I used a paddle attachment with a power drill to mix the sand into the complete gallon, prior to pouring the 1st quart to add the catalyst. power mixed the remainder, before pouring each of the next batches. I used the cheep roller covers and the hotdog style handle from HD. Was able to do a gallon with 1 cover. Was able to stand in the hatches, and did not have any hatch rings to deal with.be sure to also stir the gelcoat with the non skid in it when u can, otherwise it will settle in the pot. lastly, use rollers made for chemicals/ resin etc...this will prevent the roller from coming apart during your project..
Most guys down here use Awlgrip for decks and either mix in the Awlgrip particulate (can't recall the name) for a one shot painting process or use sand in a two step operation. I did mine with sand, which is a more aggressive deck but if done right will look good and last. Roll the paint on and have someone follow along with sand in a container w/ holes in the top like a big salt shaker and shake the sand onto the wet paint. Revisit it the next day with a shop vac and suck up all the loose sand. Then roll another coat of awlgrip and your done. I actually use thinned epoxy paint (toluene is good to cut it w/) but it doesn't hold up to the sun so it gets dull after several months, and if you use the white epoxy paint it will turn yellowish (I used gray and it's fine f/ what we do and less glare after the shine goes away.) Anyway it's another option and relatively simple for two people to do. Also if you do the sand thing and you use painters tape around your edges and hatches and such you will have a much nicer result than if you don't. The little slick borders make for an attractive pattern. Although Awl Grip is an expensive product, a little goes a long way.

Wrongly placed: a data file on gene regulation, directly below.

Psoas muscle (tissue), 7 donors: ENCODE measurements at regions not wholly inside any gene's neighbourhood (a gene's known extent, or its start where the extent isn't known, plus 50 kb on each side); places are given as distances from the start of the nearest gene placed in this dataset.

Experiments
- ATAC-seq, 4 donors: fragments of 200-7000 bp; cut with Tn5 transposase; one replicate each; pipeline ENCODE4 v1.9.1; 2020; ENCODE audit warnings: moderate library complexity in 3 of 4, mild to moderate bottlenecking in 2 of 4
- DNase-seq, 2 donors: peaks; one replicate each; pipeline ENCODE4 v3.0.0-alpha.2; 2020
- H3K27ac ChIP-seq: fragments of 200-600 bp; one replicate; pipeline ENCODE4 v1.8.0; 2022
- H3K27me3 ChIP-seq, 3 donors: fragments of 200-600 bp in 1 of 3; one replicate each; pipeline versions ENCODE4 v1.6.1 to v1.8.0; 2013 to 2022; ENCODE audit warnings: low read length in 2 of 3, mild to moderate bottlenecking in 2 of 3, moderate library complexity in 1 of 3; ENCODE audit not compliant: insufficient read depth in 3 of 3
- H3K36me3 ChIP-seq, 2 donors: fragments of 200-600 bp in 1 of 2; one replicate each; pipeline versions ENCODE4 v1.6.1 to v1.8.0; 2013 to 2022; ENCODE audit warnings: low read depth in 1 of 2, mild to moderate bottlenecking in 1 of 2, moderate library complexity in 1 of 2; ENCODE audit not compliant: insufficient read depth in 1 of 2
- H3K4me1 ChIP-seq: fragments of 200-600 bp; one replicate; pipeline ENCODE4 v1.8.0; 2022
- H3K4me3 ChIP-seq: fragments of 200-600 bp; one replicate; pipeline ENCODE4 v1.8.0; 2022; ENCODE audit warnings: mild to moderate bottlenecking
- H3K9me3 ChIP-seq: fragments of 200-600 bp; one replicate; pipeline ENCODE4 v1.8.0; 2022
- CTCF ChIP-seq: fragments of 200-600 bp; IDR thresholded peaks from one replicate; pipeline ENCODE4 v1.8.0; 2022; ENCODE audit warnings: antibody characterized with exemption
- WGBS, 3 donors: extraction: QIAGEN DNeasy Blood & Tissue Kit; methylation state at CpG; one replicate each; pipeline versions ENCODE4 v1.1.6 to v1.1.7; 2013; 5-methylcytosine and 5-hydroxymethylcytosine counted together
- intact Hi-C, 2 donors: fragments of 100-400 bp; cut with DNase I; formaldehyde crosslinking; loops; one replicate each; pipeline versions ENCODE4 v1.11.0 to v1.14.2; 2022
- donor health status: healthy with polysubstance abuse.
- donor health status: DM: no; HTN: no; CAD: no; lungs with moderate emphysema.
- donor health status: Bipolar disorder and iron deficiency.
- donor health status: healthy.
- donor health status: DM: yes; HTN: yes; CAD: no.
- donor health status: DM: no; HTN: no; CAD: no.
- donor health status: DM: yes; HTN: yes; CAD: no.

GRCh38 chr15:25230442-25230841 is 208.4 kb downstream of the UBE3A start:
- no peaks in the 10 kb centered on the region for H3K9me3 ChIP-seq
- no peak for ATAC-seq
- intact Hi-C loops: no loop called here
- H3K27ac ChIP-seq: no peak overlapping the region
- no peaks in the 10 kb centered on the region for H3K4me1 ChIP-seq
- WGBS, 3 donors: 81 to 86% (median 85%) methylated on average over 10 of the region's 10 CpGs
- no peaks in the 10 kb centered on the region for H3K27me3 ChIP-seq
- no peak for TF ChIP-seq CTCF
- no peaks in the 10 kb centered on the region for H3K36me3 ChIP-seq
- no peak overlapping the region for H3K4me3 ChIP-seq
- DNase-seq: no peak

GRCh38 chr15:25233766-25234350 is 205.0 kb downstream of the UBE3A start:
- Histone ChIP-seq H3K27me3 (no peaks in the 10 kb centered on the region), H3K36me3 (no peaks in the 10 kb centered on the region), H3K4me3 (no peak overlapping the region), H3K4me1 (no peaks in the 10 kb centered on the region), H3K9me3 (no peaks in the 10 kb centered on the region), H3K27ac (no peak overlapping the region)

Hey Mike, would the alwgrip hold up on a commercial boat..with things dragged and dropped and stuff like that...because i will be looking for something down the road other then gelcoat